Katharina Adler, born in Munich in 1980, Katharina Adler lived in Leipzig and Berlin before returning to the city of her birth, where she currently lives. She was awarded the state of Bavaria’s literary stipend and was nominated for the 2015 Döblin Prize
Suffering from a petite hysterie and growing up within a darkly complex family situation, Dora became one of the twentieth century’s most famous patients when she found the strength to break off treatment with Sigmund Freud. Aged barely eighteen, the young Jewish girl robbed the great analyst, as he later complained, “of the satisfaction of more thoroughly freeing her of her ailment”.
For author Katharina Adler, this rebellious patient, whose real name was kept secret at the time, is more than a family anecdote. In her later fame, Adler’s great-grandmother was portrayed by some as a victim, and idealised by others as a heroine. “Slowly, my wish grew to complete this picture of her, yet also to counter it. I wanted to show a woman who couldn’t be dismissed as a life-long hysteric or exploited in a superficial way as a heroine. I wanted to show a woman with strengths and a few weaknesses who struggled to the last to live a self-determined life, despite all the adversities.”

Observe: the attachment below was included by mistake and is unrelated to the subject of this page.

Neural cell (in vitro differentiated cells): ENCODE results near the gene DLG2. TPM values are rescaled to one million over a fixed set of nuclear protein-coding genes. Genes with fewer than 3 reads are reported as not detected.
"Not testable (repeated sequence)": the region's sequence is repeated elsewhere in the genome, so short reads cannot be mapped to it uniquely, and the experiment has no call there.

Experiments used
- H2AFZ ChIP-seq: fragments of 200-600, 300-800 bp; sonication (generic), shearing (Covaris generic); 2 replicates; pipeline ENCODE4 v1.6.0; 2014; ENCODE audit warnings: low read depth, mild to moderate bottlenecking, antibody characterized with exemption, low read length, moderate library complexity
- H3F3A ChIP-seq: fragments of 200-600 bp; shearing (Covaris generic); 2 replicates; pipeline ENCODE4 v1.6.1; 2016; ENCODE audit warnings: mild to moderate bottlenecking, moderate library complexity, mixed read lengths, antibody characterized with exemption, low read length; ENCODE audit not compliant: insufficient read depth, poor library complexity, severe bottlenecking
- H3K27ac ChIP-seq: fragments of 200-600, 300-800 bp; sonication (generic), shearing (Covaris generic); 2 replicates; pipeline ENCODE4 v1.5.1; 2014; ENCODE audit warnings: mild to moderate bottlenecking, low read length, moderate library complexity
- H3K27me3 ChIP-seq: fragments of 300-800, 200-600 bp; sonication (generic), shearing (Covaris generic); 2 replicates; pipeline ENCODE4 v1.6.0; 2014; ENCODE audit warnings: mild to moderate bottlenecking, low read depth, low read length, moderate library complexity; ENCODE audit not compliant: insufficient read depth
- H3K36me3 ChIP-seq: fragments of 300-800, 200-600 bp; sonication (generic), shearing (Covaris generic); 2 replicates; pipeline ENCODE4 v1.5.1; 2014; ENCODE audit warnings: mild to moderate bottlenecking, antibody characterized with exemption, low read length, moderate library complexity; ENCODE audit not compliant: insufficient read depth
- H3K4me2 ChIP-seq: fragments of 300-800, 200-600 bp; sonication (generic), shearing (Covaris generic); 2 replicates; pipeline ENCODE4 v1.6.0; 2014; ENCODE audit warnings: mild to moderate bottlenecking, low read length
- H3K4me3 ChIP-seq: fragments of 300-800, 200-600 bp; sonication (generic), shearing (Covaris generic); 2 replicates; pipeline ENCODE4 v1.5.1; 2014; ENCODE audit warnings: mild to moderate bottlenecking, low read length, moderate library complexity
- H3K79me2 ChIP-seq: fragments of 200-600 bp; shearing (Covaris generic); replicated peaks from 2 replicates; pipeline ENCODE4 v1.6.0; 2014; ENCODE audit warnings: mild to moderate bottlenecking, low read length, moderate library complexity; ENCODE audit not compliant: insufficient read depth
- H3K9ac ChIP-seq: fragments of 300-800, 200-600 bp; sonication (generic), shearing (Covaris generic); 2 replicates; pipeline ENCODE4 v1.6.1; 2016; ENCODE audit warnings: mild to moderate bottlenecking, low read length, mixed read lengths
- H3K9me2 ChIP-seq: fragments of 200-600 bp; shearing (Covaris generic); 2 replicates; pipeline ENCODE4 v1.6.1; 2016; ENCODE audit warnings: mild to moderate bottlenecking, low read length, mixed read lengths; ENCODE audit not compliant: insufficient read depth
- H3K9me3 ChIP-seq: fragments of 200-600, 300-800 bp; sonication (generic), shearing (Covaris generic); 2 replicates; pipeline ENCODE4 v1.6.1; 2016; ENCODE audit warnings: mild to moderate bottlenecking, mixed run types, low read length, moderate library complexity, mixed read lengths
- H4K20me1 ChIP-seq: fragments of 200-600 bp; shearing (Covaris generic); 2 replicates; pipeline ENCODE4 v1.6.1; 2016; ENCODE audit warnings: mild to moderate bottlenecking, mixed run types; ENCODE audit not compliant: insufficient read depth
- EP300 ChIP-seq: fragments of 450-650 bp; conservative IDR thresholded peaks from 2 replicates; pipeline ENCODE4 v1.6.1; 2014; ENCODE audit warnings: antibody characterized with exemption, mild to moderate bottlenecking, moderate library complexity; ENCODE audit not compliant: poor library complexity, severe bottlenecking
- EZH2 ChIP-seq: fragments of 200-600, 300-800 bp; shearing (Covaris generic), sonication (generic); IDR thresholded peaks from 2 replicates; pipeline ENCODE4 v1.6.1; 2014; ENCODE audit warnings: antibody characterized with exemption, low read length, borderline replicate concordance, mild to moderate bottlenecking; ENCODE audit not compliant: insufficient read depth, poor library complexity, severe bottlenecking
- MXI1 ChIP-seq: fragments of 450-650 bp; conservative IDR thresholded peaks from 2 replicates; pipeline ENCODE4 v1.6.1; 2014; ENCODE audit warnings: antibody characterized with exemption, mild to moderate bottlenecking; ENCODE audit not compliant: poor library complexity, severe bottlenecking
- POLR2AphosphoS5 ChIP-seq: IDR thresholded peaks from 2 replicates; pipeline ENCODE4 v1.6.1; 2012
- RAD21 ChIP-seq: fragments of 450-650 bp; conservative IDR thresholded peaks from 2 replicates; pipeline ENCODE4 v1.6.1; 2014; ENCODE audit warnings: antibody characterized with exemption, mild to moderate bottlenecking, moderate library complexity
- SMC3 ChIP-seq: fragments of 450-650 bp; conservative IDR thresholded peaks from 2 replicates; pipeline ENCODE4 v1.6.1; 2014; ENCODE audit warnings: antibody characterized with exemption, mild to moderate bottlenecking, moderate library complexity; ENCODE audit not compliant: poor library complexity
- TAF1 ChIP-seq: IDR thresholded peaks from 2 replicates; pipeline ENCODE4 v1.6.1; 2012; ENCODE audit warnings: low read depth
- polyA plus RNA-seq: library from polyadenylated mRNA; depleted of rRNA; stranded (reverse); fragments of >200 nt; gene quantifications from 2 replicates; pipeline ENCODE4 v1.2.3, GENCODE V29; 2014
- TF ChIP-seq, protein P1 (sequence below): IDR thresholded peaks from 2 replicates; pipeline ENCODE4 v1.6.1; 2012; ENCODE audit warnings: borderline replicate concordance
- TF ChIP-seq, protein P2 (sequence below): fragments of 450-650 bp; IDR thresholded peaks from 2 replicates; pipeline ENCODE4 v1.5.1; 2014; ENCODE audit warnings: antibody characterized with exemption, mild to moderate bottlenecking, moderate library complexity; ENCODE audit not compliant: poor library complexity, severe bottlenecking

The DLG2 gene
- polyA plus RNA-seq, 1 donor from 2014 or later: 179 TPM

Ida – Dora’s real name – is the focus of this stirring, infectious novel, a powerful display of Adler’s creative dexterity and eye for the smallest of details. The locus of Ida’s story oscillates between external, political disputes and internal, psychological conflict, and between exile and memory. Yet this bewitching narrative also offers intriguing perspectives on the ripples and storms of half a century of human history. Ida is a forceful plea both for the veracity of human perceptions and their captivatingly diverse nature, telling the story of a woman whose life began in earnest once she had turned her back on one of the past century’s greatest figures.
English sample translation available! "